The Edvard Grieg Metrostyle rolls: artistic and fraudulent regarding authenticity

    Norwegian composer Grieg "metrostyled" a series of rolls in his home under the auspices of George Reed, in charge of Aeolian's British subsidiary. He passed away shortly thereafter but the player manufacturer capitalized on his name with elaborate ads bearing titles like GRIEG AND YOU and the like. The illustrations - always accompanied by a picture of the composer - showed someone operating a Pianola (or Pianola Piano) ... being directed to the last detail by tempo suggestions created by the composer. [Note: in later American instruction manuals, Aeolian referred to the Metrostyle as a "Guide" and suggested folding it down, upon learning the piece, and then continuing to make your own personal interpretation. This was in contrast to the ads which often used visual and text innuendoes to suggest that this was musical precision and personal instruction of the highest order.]

  The 65-Note and 88-Note Metrostyle rolls always featured this logotype, written by Edward Grieg, and they were printed on rolls published in the U.K. and the United States.

  Here's a representative 1904 "Metrostyled by Grieg" 65-Note roll of LE PAPILLON, The Butterfly:


    You will notice that the Metrostyle line moves a lot, giving the Pianolist extremely precise details on how to operate the tempo lever, keeping in mind that on a pedal player the tempo is not only for roll speed but for the accenting operation as well.

    During the 23 year period that our museum existed - The Musical Wonder House - we had many evening concerts for seated audiences, and if the group were sufficiently interested, a comparison of Grieg rolls often took place. SURPRISE! The Metrostyle lines differed totally on the English and American rolls and from 65-Note to 88-Note as well. They were artistic but completely different interpretations! I had 4 rolls to present: 65-Note American "Grieg", 88-Note British "Grieg", 88-Note American "Grieg" and a Duo-Art expression roll "Metrostyled by Grieg" which was muddy and nothing like the vibrant nature of the first three rolls. Moreover, the 88-Note rolls had the Themodist (a solo system developed about the time of the composer's death) plus an automatic sustaining pedal score as well. These were welcome additions to performing the roll but completely not authentic in nature. (I didn't have the British 65-Note version, but these four rolls said enough ... that Grieg was NOT embodied for posterity in the Aeolian roll publishing business. Grieg's name sold players.)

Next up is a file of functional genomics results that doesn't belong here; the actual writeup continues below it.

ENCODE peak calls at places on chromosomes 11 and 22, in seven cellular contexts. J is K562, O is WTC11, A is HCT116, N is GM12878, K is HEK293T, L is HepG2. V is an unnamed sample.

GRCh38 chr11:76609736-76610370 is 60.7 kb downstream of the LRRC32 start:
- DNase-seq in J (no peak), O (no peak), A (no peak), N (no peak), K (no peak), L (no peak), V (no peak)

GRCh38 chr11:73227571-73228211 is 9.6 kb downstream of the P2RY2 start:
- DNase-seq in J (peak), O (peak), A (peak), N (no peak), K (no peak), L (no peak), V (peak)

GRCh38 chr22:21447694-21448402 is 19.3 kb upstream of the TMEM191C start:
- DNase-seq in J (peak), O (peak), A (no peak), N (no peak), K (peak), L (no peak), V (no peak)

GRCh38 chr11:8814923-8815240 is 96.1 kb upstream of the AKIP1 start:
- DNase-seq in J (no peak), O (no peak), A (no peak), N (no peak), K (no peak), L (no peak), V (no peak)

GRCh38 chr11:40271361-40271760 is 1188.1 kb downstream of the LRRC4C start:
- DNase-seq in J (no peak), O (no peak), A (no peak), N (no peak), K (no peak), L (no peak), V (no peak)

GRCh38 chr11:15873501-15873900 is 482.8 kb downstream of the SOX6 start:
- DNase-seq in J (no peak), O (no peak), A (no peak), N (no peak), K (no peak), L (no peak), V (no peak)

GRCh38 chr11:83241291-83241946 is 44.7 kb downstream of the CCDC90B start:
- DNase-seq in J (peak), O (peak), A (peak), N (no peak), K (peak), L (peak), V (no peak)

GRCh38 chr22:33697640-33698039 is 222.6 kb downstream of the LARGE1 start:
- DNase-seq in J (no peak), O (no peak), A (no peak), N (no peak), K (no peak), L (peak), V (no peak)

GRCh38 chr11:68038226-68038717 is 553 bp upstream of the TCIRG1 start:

Above is a scene from the early 'Teens in an Aeolian music roll duplicating plant. Sixteen rolls, which will be "metrostyled" later with the marking machine (shown above), are being perforated, with the finished copies collected on those large drums - to be rolled to other locations for processing, including the addition of the red Metrostyle lines. 

    The scene above is a far cry from the angels, muses and other elements swirling around a Pianolist in the ads of those days ... receiving his/her instructions from the deceased composer via the marked tempo line. This campaign continued well into the '20s with the Aeolian pedal players and Duo-Art expression models, often electrically powered. Here's a typical ad of the day: